Wednesday, June 06, 2012

A long hard election night

Wisconsin returns come in … this is an ugly result. I'm particularly struck by an item in the NY Times exit poll: 37 percent of people living in households that include union members voted for Scott Walker, the scourge of workers' wages, health benefits and pensions. What's wrong with these people and what's wrong with this country?
As I was waiting for the returns, the cat sitter dropped by to get her instructions for when I'm away next week. She's 17, the friend of a young friend, and she had never met me before. She brought her Auntie. Or maybe Auntie brought her.

The cat sitter was cute, charming, efficient. The cat hid, but they'll do fine with each other when he comes out from under the bed. He's a little spooky.

Auntie wanted to see the whole house; she looked at the family pictures. They'd been told that we'd climbed Kilimanjaro -- I pointed to a picture of us at 18,000 feet. The pet sitter talked about how next year, as a high school senior, she'll be able to take less classes. With more free time, she'll be able to go back to ice skating. I showed her a picture of another young friend who is on her way to becoming an Olympic caliber biathlete.

Auntie wanted to talk about how the Mission was a good place to live … always interesting things happening on the streets, all kinds of different shops. She feels safe here. We know how to live here; not to go out in the middle of the night.

Auntie is from the Philippines. But the family has an Italian name. There was a grandfather who was a sailor, perhaps. They think maybe someday they'll be able to go to Italy and find people with their name. Auntie has seen a lot of life; she walks with a cane. She'd like to see more.

You have to know how to live rich and how to live poor, Auntie says. Sometimes you live well. But you can get by on corn and beans, if you have to, you know.
Much later, as I write this, I'm following the returns about the tobacco tax measure on the California Secretary of State's website. The cigarette companies don't want their cancer sticks taxed for research; they poured $47 million into TV ads to defeat it. The "yes" vote is up by 20,000 with over 2.5 million votes counted -- a little over a quarter of the precincts have come in. If the proposition pulls through, it is going to be a cliffhanger. It's not looking good for lungs as I go to bed.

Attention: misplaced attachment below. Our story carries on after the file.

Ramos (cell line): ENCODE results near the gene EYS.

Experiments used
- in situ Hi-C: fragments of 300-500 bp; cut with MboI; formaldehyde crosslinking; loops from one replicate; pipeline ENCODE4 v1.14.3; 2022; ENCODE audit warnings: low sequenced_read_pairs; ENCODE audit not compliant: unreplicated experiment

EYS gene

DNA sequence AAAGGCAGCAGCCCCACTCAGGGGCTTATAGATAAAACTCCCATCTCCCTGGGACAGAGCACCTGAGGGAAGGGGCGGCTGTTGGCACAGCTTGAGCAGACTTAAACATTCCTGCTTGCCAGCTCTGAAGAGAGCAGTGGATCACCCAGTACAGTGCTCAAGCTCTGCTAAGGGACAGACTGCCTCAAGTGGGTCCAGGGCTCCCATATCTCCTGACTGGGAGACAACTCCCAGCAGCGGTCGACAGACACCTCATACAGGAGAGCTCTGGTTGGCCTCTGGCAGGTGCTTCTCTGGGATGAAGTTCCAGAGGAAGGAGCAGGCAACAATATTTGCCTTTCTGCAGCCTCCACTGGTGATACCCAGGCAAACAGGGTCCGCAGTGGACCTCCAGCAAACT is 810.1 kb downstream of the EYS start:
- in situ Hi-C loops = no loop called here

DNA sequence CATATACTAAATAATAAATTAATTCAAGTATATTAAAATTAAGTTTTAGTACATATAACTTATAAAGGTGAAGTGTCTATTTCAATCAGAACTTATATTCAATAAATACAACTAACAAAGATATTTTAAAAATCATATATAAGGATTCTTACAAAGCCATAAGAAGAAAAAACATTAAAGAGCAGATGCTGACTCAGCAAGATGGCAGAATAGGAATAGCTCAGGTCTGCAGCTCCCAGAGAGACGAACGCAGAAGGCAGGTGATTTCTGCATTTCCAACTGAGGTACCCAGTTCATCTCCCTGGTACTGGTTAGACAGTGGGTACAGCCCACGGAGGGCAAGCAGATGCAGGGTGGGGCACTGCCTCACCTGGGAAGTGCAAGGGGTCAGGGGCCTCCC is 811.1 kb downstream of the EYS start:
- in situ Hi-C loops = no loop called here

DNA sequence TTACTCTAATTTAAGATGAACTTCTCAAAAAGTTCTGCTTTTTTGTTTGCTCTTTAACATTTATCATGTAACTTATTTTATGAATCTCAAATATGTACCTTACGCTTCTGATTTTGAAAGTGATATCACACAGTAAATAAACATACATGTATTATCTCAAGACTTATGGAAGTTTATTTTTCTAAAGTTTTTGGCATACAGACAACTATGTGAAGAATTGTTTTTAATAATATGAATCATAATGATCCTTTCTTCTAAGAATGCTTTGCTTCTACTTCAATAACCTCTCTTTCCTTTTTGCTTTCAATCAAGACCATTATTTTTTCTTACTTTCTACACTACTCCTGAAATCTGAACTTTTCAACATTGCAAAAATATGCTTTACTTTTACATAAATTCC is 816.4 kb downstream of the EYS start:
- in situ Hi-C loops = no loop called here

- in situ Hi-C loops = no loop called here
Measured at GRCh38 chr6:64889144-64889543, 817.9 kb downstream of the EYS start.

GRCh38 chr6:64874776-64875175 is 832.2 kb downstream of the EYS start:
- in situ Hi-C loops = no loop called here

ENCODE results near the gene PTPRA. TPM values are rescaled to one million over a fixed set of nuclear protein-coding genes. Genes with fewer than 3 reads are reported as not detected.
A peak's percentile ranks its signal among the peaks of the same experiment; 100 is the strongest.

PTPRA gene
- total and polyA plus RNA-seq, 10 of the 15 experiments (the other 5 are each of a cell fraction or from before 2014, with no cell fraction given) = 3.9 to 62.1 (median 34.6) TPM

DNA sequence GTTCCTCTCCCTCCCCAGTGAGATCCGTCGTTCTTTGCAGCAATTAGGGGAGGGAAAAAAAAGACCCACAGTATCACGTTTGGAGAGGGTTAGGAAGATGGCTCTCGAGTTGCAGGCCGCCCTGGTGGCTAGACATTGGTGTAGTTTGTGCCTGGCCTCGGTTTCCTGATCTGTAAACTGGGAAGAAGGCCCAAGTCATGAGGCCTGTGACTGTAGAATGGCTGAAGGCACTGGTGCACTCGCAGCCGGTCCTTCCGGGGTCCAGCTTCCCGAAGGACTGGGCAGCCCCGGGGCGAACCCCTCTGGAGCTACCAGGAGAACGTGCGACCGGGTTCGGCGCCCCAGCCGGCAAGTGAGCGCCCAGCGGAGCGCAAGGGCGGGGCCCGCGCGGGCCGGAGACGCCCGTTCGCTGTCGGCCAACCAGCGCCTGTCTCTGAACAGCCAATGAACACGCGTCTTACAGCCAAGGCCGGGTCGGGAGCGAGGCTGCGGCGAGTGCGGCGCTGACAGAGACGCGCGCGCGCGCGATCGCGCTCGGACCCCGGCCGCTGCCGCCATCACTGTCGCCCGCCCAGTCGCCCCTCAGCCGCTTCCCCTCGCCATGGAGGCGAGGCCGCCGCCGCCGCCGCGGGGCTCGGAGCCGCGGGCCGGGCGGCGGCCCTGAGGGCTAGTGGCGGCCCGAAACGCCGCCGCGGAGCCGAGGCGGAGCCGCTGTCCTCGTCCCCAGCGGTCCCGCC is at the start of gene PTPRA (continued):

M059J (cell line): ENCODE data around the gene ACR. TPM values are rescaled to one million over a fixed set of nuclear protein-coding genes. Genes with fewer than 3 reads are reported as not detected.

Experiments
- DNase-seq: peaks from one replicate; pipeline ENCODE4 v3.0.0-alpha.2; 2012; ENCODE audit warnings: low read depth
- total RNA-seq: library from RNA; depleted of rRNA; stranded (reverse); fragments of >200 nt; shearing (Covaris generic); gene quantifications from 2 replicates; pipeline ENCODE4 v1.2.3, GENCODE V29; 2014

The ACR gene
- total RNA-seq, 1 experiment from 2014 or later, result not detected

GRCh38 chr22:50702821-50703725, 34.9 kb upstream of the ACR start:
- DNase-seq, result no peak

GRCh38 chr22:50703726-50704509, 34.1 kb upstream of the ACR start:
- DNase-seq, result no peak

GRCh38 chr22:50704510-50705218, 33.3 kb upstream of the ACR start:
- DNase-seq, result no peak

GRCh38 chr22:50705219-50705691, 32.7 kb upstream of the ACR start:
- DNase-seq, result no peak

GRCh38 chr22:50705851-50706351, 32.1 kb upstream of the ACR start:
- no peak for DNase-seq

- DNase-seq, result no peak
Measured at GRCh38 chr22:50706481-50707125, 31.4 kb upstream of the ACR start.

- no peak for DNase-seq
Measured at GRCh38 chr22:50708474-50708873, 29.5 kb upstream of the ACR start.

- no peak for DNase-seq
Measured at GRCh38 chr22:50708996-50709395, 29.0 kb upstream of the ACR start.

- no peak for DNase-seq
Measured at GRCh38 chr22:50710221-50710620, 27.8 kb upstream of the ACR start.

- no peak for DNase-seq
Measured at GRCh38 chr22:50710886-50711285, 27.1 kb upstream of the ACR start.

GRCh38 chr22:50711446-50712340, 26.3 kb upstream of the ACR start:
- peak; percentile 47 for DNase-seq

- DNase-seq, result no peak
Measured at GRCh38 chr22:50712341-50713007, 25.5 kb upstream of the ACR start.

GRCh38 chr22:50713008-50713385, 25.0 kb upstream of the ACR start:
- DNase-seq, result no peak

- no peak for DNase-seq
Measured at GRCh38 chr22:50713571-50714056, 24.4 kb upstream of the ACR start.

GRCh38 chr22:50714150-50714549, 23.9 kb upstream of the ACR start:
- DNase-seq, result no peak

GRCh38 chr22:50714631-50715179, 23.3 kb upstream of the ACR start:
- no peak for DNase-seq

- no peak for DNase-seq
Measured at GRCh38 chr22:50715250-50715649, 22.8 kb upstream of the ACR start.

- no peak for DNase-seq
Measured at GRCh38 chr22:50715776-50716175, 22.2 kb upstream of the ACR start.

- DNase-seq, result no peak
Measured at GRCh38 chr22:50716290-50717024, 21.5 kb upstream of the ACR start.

Auntie was wearing an "I voted" sticker.


Theo said...

This is purely anecdotal, but one woman interviewed on NPR after voting in Wisconsin said that on principle she believed recall votes should be used only in cases of "gross misconduct" and that Scott Walker didn't meet that bar.

I think it is a bad idea to have the recall vote mixed up with a partisan election. Have a recall vote first, then if the person is booted out, have an election with brand new candidates.

janinsanfran said...

Hi Theo -- a lot of commentators are focusing on the exit poll finding that Wisconsin voters just didn't think a recall was justifiable. And I am sure they didn't.

But I am reminded of the California recall in 2003 and I wonder ... That argument had no traction here. Moreover, unlike Scott Walker, Gray Davis had not pulled any surprises on the electorate that put him in office the year before -- he'd governed as the same unattractive, "gray" politician he'd always been.

Yet the freak show quality of the California recall and the ascension of the Terminator was hugely popular. Finally an election that was not boring; there was large turnout and substantial popular enthusiasm. I guess that just points up that having the same boring candidate as the last round didn't help Dems in Wisconsin. Perhaps a recall only feels legit if it is good theater?

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